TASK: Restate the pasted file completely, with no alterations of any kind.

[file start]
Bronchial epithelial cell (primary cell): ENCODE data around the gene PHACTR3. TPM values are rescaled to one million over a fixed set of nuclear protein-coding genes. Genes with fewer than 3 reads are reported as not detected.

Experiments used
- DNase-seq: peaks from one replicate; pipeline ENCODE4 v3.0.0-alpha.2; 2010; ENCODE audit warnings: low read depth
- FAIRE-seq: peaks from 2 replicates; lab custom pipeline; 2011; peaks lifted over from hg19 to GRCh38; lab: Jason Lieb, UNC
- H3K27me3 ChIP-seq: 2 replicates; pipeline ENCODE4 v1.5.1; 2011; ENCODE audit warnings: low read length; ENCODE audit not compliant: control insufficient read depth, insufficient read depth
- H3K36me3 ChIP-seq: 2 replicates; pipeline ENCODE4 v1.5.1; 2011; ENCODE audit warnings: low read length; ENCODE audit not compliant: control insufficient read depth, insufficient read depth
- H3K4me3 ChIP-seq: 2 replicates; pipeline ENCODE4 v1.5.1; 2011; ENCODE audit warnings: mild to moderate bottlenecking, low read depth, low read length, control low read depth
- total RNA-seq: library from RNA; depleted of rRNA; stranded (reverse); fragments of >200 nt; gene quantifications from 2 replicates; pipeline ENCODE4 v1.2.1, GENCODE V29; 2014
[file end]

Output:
Bronchial epithelial cell (primary cell): ENCODE data around the gene PHACTR3. TPM values are rescaled to one million over a fixed set of nuclear protein-coding genes. Genes with fewer than 3 reads are reported as not detected.

Experiments used
- DNase-seq: peaks from one replicate; pipeline ENCODE4 v3.0.0-alpha.2; 2010; ENCODE audit warnings: low read depth
- FAIRE-seq: peaks from 2 replicates; lab custom pipeline; 2011; peaks lifted over from hg19 to GRCh38; lab: Jason Lieb, UNC
- H3K27me3 ChIP-seq: 2 replicates; pipeline ENCODE4 v1.5.1; 2011; ENCODE audit warnings: low read length; ENCODE audit not compliant: control insufficient read depth, insufficient read depth
- H3K36me3 ChIP-seq: 2 replicates; pipeline ENCODE4 v1.5.1; 2011; ENCODE audit warnings: low read length; ENCODE audit not compliant: control insufficient read depth, insufficient read depth
- H3K4me3 ChIP-seq: 2 replicates; pipeline ENCODE4 v1.5.1; 2011; ENCODE audit warnings: mild to moderate bottlenecking, low read depth, low read length, control low read depth
- total RNA-seq: library from RNA; depleted of rRNA; stranded (reverse); fragments of >200 nt; gene quantifications from 2 replicates; pipeline ENCODE4 v1.2.1, GENCODE V29; 2014